The government's recent announcement it would extend the Health Insurance Portability and Accountability Act implementation deadline, granted under the authority of the Administrative Compliance Act (Pub. L. 107-105, Dec. 27, 2001, 115 STAT. 1003),
The government's recent announcement it would extend the Health Insurance Portability and Accountability Act implementation deadline, granted under the authority of the Administrative Compliance Act (Pub. L. 107-105, Dec. 27, 2001, 115 STAT. 1003), seemed at first like good news.
The compliance extension could serve to provide a false sense of comfort, however, to those institutions not yet actively involved in compliance efforts, according to Kris K. Hughes, a Rockledge, FL, healthcare attorney.
Health facilities should not view the extension as a reprieve from the current storm of compliance efforts, she said.
"Instead, the healthcare delivery industry should view the extension as a reality check on the significance of HIPAA's impact and the costs and benefits of administrative simplification," Hughes said.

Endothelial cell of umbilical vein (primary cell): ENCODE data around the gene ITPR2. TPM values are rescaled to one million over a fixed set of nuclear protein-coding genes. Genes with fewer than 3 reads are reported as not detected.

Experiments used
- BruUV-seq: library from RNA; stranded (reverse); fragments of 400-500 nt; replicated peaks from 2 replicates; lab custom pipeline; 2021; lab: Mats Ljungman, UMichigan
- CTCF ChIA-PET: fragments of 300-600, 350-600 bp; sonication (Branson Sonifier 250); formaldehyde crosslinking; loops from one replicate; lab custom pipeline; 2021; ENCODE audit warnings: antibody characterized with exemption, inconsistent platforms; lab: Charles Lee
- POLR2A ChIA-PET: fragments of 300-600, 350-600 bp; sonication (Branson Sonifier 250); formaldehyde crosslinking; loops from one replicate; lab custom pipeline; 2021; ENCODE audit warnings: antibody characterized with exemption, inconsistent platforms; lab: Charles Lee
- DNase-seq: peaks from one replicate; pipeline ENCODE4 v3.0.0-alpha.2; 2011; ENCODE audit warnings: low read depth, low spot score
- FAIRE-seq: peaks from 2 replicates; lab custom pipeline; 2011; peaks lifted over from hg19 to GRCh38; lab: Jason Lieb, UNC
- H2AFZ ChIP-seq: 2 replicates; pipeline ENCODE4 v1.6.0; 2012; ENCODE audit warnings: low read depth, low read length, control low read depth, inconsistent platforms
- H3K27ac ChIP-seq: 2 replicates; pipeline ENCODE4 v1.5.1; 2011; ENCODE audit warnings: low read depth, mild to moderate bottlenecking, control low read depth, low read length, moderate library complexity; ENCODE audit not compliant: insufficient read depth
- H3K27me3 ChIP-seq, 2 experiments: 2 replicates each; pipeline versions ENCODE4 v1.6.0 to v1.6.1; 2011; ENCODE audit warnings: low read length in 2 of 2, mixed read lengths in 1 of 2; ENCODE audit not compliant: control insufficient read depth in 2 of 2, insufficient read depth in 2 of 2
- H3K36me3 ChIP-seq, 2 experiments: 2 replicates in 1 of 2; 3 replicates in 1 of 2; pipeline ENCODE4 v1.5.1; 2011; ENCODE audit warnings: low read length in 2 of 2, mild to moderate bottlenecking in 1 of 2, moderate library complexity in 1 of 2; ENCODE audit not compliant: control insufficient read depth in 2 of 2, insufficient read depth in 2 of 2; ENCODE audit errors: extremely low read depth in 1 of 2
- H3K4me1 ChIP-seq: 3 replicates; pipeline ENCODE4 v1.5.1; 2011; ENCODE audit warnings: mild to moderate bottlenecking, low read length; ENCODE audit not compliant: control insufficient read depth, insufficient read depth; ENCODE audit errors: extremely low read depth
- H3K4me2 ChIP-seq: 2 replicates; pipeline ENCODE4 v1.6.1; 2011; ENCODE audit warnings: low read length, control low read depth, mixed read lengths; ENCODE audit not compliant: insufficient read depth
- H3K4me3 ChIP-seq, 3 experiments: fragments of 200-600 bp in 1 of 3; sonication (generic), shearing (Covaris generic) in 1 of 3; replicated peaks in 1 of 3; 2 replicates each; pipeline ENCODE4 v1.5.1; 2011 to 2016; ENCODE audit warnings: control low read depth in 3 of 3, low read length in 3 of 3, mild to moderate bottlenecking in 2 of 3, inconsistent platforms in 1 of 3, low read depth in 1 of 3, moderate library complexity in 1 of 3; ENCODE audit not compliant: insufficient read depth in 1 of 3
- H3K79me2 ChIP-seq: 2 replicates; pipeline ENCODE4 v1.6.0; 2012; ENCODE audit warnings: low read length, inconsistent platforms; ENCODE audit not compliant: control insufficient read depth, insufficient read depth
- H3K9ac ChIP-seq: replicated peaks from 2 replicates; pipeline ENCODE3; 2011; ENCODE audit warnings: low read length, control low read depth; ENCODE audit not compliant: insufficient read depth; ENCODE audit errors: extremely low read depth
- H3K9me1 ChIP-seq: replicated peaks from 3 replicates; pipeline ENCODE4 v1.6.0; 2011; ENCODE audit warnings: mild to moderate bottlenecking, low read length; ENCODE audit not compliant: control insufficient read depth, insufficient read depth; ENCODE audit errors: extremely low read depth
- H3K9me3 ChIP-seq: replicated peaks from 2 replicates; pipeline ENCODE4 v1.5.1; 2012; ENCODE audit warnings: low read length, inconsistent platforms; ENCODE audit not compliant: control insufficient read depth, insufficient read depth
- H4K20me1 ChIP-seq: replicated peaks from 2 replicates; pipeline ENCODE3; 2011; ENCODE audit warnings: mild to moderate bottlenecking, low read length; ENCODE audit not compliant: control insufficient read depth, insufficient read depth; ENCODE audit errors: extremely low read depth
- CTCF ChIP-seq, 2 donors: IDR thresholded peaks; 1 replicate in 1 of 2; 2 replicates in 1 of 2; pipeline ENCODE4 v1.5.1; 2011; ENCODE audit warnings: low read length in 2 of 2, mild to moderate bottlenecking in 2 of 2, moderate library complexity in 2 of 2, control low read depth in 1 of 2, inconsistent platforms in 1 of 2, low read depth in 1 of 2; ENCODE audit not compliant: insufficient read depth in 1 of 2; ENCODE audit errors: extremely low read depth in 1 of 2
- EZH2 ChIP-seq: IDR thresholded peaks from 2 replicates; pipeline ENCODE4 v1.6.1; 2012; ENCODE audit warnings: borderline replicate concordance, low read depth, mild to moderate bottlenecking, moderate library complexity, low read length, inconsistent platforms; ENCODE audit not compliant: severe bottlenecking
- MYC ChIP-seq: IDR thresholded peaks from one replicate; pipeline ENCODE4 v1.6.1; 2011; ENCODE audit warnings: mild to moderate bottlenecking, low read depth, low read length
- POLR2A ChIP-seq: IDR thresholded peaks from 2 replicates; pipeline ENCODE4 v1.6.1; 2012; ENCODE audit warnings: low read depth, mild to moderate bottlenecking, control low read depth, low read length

Originally, the deadline for HIPAA implementation was October 2002. The new law pushes that date back to October 2003, but only under certain conditions.
The one-year extension is granted only with respect to the electronic transaction standards and extends only to those facilities that file the following information with the Department of Health and Human Services:
?indication of why covered entity is not in compliance
?budget, schedule, implementation strategy, and work plan for achieving compliance
?covered entity's plan to use contractor or other vendor to achieve compliance
?testing time frame beginning prior to April 16, 2003
"This extension was not intended to delay the impact of HIPAA's administrative simplification efforts but to allow more time for covered entities to adequately prepare for compliance deadlines," Hughes said.
The extension does not affect the April 14, 2002, privacy compliance deadlines.
Most healthcare organizations supported the extension.
"The extension should be a great benefit to physician practices and other healthcare facilities by providing more time for these entities to work with their computer vendors," said Scott Jauch, a practice management associate at the American College of Physicians-American Society of Internal Medicine. "ACP-ASIM supported the extension law to eliminate the possibility that medical software companies would not be able to supply the necessary software updates by October 2002. This could have forced physicians to purchase new computer systems in a short amount of time."